For the first time, a joyful bundle of at least 15 critically endangered Burmese peacock softshell turtles hatchlings has officially been recorded in the wild.
The news comes from conservation charity Fauna & Flora which has been working alongside local communities living by Myanmar’s Indawgyi Lake, one of the largest inland lakes in Southeast Asia, to protect some of the world’s last remaining Burmese peacock softshell turtles.
They had identified five Burmese peacock softshell turtle nesting sites, which were fenced off and protected by regular patrols. During a recent patrol, the team discovered 15 turtle hatchlings at one of the nest sites. It’s suspected that a few more had hatched earlier and already made their way to the nearby waters.
Researchers from Fauna & Flora collected the remaining hatchlings to gather data on their size and health before releasing them into the wild at Indawgyi.
The Burmese peacock softshell turtle (Nilssonia formosa) is a species of softshell native to the wetlands of Myanmar in southeast Asia.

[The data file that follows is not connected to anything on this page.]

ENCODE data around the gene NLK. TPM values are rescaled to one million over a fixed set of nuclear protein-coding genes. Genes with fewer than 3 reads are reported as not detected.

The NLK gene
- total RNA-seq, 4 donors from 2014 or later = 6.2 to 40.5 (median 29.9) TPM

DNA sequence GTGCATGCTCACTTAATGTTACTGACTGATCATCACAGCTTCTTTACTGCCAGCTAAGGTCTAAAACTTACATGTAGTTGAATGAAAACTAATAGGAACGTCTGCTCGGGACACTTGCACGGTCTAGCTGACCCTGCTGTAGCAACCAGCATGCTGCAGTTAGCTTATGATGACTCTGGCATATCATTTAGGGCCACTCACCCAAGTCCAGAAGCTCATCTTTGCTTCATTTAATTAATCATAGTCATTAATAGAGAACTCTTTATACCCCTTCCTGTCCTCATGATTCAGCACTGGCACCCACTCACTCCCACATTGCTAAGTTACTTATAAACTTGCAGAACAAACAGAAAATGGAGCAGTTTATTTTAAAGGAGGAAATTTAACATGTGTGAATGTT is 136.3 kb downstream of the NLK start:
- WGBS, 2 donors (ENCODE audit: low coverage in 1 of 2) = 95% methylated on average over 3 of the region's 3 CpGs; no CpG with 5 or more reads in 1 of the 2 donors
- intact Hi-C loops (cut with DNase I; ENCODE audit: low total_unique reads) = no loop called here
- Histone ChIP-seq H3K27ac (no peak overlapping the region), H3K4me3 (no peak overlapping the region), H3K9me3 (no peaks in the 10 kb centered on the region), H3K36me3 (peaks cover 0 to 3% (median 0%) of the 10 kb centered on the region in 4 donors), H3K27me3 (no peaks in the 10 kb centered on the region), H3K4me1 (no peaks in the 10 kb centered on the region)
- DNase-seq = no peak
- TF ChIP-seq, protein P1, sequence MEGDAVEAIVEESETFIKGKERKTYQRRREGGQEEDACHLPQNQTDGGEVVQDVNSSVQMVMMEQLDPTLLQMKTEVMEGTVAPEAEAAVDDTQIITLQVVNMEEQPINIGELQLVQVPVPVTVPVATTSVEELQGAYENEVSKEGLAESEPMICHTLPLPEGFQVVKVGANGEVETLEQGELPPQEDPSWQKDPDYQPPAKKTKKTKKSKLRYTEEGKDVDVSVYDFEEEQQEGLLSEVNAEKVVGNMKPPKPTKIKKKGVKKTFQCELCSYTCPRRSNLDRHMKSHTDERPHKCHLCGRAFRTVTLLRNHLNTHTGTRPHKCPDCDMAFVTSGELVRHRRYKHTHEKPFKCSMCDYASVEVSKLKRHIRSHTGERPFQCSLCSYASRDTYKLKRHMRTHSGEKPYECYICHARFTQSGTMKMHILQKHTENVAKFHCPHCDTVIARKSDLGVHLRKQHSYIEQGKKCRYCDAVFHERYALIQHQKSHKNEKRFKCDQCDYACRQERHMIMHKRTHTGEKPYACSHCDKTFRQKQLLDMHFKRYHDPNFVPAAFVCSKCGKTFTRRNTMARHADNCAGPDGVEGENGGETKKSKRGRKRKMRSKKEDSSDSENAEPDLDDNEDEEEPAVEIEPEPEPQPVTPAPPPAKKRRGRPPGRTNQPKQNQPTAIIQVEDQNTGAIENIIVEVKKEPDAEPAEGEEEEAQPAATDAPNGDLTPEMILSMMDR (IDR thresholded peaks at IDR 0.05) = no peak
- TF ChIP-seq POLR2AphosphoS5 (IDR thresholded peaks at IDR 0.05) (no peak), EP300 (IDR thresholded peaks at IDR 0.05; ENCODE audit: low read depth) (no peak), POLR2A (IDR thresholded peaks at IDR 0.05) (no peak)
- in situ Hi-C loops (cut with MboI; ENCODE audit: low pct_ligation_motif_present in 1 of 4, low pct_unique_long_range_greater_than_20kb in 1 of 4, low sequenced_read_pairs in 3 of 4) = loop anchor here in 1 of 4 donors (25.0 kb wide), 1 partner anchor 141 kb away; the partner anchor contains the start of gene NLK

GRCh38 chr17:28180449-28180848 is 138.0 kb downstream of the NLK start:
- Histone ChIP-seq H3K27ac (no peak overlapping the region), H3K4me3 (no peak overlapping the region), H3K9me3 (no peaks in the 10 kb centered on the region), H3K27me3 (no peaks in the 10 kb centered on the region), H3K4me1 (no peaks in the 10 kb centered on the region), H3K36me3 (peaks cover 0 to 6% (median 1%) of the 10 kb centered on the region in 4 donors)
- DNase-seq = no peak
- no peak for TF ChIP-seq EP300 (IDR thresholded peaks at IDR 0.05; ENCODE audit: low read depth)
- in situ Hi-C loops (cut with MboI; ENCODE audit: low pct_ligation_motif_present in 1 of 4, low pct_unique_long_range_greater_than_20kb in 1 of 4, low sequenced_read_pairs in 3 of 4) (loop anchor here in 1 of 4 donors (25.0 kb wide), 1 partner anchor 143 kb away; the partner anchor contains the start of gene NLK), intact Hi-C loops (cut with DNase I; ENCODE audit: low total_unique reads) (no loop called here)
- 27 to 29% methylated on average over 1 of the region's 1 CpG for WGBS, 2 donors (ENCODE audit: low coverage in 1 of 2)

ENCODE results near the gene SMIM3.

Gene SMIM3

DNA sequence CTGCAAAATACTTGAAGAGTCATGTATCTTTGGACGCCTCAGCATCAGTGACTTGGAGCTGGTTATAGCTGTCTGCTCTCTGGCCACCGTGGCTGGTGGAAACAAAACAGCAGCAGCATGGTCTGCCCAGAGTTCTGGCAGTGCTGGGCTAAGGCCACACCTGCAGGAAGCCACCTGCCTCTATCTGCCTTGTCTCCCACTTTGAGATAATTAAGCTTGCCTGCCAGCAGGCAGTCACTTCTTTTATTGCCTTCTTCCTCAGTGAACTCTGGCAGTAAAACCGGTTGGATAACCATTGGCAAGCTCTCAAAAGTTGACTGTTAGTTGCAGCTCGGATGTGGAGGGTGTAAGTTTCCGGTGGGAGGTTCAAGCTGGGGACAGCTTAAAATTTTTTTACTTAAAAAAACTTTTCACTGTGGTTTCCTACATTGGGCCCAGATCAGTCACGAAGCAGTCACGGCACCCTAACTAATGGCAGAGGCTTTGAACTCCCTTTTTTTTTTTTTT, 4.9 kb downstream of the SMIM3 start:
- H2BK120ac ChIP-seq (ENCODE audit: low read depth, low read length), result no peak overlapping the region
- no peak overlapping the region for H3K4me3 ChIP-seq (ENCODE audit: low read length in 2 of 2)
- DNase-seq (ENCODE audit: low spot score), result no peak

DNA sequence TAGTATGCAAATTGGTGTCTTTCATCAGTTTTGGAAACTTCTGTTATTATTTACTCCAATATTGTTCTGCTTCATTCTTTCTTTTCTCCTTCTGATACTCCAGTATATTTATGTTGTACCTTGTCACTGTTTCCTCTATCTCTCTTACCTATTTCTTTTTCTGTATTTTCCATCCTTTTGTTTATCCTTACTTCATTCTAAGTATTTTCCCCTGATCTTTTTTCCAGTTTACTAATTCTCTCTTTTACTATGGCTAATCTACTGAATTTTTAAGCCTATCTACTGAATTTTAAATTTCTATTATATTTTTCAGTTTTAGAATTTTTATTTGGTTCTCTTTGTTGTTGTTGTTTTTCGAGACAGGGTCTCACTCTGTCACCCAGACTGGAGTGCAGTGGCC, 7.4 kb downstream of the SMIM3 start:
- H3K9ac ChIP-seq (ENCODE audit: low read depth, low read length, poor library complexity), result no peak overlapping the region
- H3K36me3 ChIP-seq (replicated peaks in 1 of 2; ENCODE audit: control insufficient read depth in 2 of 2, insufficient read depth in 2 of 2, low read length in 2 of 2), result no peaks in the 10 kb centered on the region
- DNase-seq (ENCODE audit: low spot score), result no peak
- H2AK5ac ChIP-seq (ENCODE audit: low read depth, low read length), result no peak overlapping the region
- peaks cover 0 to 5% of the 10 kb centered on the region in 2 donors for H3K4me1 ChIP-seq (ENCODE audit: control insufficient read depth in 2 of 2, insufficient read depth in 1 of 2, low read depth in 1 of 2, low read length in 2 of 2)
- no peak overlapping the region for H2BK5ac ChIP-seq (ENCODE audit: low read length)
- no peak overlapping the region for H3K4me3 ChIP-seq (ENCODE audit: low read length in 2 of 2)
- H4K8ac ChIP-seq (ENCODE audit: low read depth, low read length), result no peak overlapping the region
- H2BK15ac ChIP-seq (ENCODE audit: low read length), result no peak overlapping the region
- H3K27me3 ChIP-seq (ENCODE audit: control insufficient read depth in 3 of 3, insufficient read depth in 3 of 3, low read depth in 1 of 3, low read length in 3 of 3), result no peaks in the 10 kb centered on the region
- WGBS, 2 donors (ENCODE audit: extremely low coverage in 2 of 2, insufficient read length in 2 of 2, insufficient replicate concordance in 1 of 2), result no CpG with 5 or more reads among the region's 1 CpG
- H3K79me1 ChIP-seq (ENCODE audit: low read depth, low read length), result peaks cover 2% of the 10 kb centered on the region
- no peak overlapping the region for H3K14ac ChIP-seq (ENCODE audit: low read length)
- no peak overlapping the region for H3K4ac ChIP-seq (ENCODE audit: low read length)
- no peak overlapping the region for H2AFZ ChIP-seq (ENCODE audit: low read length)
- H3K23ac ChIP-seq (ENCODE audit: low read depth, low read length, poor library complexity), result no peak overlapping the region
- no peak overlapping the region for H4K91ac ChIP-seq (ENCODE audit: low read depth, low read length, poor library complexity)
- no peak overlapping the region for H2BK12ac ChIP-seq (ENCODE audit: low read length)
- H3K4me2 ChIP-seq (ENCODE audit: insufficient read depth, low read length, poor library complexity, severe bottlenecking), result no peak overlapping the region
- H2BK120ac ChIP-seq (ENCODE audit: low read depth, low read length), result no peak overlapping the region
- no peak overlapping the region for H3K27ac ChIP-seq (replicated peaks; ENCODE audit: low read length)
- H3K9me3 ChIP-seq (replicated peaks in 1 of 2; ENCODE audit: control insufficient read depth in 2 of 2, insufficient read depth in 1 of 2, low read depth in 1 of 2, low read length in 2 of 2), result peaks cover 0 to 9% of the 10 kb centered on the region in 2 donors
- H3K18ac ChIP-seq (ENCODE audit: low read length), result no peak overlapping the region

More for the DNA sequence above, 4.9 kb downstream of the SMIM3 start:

The IUCN Red List defines these turtles as “critically endangered”. Once abundant, the turtle has been pushed to the brink of extinction due to demand from East Asian food markets. Problems like habitat destruction and getting caught in fishing nets are also significant threats.
The populations that are left are dwindling and remain highly fragmented, meaning the outlook for this species is often not promising.
However, as these recent births highlight, not all hope is lost.
“Working with local communities will be key to our success in addressing the threats to the critically endangered Burmese peacock softshell turtle," Zau Lunn, Programme Manager of the Freshwater and Marine program at Fauna & Flora, said in a statement sent to IFLScience.
"We are already seeing the results of collaborating with communities to manage and protect key nesting sites and habitats. Our work to save this species, which is unique to Myanmar, has only just begun, but the discovery and release of these hatchlings is a great start and a wonderful example of how we can work together to save nature."